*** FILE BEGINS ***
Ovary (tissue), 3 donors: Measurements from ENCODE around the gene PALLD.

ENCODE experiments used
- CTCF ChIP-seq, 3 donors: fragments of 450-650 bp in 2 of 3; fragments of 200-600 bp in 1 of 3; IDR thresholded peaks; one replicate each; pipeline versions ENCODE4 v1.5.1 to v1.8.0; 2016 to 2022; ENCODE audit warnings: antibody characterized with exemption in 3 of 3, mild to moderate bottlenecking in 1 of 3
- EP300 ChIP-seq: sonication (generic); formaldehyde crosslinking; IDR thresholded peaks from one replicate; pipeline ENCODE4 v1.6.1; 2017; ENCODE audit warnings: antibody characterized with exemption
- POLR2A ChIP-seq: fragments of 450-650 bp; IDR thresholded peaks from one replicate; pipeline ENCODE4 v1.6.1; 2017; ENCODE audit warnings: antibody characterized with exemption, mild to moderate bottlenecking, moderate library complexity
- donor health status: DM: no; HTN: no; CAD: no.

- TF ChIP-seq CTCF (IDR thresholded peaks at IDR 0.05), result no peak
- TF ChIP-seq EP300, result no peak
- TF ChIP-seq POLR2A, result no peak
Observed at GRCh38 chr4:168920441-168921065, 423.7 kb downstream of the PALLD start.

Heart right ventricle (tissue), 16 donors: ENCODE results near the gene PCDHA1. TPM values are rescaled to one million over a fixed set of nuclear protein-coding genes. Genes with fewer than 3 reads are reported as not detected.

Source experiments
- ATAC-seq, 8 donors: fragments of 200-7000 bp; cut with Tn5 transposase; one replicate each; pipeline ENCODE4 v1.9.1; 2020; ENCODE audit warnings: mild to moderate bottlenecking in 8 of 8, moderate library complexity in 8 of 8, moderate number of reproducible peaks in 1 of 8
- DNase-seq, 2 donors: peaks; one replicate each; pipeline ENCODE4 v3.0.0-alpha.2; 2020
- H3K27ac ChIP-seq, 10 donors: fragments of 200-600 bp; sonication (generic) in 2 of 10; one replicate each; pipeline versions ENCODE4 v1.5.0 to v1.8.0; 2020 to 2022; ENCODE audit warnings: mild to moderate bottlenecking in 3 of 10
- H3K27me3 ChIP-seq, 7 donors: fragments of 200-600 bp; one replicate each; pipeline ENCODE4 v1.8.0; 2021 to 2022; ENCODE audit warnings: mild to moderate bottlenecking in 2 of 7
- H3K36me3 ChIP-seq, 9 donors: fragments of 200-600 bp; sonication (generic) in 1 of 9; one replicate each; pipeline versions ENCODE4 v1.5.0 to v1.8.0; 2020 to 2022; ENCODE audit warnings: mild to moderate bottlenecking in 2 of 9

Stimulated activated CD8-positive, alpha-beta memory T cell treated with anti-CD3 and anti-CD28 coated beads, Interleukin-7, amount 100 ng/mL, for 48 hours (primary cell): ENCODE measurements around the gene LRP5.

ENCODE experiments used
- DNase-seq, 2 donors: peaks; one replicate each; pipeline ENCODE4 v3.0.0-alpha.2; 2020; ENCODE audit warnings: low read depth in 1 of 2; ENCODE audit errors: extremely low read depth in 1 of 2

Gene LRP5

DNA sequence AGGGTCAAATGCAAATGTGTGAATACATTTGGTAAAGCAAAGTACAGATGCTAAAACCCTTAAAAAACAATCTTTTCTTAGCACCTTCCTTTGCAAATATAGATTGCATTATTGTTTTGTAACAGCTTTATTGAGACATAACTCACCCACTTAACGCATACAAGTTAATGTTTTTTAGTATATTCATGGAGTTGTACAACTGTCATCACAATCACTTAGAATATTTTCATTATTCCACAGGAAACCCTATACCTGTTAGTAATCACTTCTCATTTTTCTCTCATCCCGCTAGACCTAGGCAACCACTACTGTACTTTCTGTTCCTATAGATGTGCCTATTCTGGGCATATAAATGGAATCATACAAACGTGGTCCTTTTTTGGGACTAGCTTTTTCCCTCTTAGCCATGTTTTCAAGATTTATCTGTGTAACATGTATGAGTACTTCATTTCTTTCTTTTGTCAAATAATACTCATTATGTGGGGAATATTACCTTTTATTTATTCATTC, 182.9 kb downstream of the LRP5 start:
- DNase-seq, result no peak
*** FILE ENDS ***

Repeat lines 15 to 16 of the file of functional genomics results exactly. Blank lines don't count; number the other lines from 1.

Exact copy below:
- H3K27ac ChIP-seq, 10 donors: fragments of 200-600 bp; sonication (generic) in 2 of 10; one replicate each; pipeline versions ENCODE4 v1.5.0 to v1.8.0; 2020 to 2022; ENCODE audit warnings: mild to moderate bottlenecking in 3 of 10
- H3K27me3 ChIP-seq, 7 donors: fragments of 200-600 bp; one replicate each; pipeline ENCODE4 v1.8.0; 2021 to 2022; ENCODE audit warnings: mild to moderate bottlenecking in 2 of 7